Sensing in autonomous vehicles is a growing field due to a wide array of military and reconnaissance applications. The Adaptive Communications and Signals Processing Group (ACSP) research group at Cornell specializes in studying various aspects of autonomous vehicle control. Previously, ACSP has examined video sensing for autonomous control. Our goal is to build on their previous research to incorporate audio source tracking for autonomous control.
Our project involves implementing a signal processing system for audio sensing and manipulation for the control of an autonomous vehicle. We are working with the ACSP to develop PeanutBot to help advance their research in audio sensor networks. Our system will have two modes, autonomous and control. In autonomous mode, the robot will detect and follow pulses of a predetermined set of frequencies and the robot will approach the source. In control mode, the robot will execute commands by an administrator on PC transmitted to the robot via an RS-232 serial connection.
High Level Design
The PeanutBot robot consists of three microphone circuits, three servo motors, an MCU and a PC. The PC is used to communicate with the MCU in control mode for transmitting commands. During development, the PC communication was useful for testing, debugging and verification.
The three microphones were used to triangulate the angle of the source relative to the robot. The audio source plays a continuous stream of pulses. Pulses were chosen over a continuous tone because, instead of detecting phase difference in the audio signal, our system detects the arrival time of the signal at a certain amplitude at each microphone. The robot is designed to be autonomous and is, therefore, not synchronized with the pulse generator. As a result, the time of flight of each impulse is not available and the robot is unable to quantify the distance to the source. Instead, the robot advances by a small predetermined distance and listens for the signal again. To find the sound source, the robot listens for the arrival of an impulse on any of the three microphones. Once an impulse has been detected at one of the microphones, the robot records the microphone data at 10 microsecond intervals for 10 milliseconds. Using this data, the arrival time of the impulse at e! ach microphone is calculated and the direction of the source is obtained. Once the angle of the source has been identified, the robot rotates and pursues the source for a short period, and then promptly resumes triangulation of the signal to repeat the process.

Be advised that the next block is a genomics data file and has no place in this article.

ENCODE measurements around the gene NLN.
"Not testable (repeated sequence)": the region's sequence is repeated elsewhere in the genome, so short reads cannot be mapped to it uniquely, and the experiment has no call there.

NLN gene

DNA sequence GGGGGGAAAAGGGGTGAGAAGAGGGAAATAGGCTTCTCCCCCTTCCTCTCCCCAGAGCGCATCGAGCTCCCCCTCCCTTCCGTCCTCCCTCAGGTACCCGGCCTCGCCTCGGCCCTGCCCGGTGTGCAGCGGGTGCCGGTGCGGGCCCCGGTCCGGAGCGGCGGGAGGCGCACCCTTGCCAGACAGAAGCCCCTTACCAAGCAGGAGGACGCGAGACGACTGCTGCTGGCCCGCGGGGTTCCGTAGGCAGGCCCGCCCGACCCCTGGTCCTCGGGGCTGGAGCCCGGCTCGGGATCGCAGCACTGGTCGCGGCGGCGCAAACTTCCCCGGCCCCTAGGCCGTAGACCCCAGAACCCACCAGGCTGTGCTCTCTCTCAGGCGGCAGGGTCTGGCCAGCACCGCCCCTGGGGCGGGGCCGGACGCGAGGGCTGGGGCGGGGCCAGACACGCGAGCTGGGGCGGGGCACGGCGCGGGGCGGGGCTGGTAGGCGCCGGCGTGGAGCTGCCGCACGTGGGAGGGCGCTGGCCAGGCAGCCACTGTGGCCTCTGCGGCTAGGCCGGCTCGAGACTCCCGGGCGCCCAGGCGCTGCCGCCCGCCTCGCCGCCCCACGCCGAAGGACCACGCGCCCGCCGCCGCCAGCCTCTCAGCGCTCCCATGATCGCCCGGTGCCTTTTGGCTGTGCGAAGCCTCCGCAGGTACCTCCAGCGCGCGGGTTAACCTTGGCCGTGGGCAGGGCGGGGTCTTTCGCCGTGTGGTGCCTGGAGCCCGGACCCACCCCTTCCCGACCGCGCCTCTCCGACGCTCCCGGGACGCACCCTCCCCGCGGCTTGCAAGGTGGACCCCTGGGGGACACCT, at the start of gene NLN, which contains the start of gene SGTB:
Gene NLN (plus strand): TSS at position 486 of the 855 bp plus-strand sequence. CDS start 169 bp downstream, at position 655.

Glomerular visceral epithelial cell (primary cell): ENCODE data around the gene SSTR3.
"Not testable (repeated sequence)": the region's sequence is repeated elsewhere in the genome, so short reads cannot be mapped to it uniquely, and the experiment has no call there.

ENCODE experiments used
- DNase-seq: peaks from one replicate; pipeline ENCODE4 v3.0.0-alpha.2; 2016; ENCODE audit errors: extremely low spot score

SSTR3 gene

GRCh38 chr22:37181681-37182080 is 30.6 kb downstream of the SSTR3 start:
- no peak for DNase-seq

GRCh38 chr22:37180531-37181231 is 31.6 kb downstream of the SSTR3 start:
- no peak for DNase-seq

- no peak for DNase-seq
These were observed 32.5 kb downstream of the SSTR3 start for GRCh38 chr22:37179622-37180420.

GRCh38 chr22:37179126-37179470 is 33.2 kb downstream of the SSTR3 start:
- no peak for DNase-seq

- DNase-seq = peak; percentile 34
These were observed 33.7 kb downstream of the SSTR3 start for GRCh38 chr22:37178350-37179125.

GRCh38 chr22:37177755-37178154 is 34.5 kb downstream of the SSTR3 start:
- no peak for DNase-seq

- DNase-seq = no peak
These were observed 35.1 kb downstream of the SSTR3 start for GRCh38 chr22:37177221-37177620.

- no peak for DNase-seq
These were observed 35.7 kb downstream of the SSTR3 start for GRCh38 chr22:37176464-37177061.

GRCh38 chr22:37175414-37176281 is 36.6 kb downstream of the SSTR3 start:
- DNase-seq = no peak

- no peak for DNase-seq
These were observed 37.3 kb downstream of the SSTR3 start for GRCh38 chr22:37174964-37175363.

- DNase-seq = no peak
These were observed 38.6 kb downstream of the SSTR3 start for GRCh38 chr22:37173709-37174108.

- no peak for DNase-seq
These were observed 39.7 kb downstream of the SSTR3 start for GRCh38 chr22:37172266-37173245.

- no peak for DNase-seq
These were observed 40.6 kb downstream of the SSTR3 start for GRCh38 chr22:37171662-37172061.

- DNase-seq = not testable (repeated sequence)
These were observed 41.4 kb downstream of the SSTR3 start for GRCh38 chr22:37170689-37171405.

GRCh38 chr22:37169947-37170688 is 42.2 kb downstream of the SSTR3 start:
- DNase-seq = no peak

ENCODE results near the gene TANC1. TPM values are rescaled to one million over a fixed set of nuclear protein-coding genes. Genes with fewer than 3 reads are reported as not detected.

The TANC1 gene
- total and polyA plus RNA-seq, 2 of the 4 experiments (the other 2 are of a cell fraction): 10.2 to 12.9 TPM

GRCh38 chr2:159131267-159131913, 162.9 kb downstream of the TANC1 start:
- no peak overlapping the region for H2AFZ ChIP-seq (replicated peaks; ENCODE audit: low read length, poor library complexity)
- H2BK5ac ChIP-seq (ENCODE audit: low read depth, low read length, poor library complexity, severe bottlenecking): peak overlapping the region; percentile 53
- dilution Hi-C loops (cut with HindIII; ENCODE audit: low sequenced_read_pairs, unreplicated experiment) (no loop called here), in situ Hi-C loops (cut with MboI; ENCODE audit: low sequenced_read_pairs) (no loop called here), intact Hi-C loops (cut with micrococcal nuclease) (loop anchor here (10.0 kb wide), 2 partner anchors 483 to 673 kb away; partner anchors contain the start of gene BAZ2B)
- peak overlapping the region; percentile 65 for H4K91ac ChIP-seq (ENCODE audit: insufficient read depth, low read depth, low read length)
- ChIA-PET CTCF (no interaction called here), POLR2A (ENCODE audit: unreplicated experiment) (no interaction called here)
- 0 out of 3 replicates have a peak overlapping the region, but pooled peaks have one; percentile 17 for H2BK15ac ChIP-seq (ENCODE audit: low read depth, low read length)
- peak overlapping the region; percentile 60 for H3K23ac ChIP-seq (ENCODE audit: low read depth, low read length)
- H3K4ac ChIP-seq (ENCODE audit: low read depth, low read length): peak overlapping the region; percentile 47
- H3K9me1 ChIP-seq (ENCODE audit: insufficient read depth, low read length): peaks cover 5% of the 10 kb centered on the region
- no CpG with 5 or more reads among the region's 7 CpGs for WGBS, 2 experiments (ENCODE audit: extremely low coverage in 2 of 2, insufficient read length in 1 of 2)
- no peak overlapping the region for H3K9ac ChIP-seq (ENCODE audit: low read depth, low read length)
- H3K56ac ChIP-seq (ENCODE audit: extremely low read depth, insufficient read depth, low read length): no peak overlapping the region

The three microphones are placed at equal distances (7 inches apart) and one microphone is chosen as the first microphone. To find the location of the sound source, the difference in the arrival time of the signal at the microphones is calculated according to the equations shown below.
To calculate the angle of the source with respect to the front of the car, a lookup table containing arrival times and angles is used. The arrival times in the lookup table are calculated using the speed of sound at Ithaca’s altitude (343.966 m/s) and the distance between microphone one and the other microphones on the plane of the sound wave fronts for each angle in the table. This table maps the time differences t1 and t2 to a specific angle with an accuracy of 1 degree. Once the arrival times are observed, an angle is chosen based on the closeness of the relative arrival times to t1 and t2.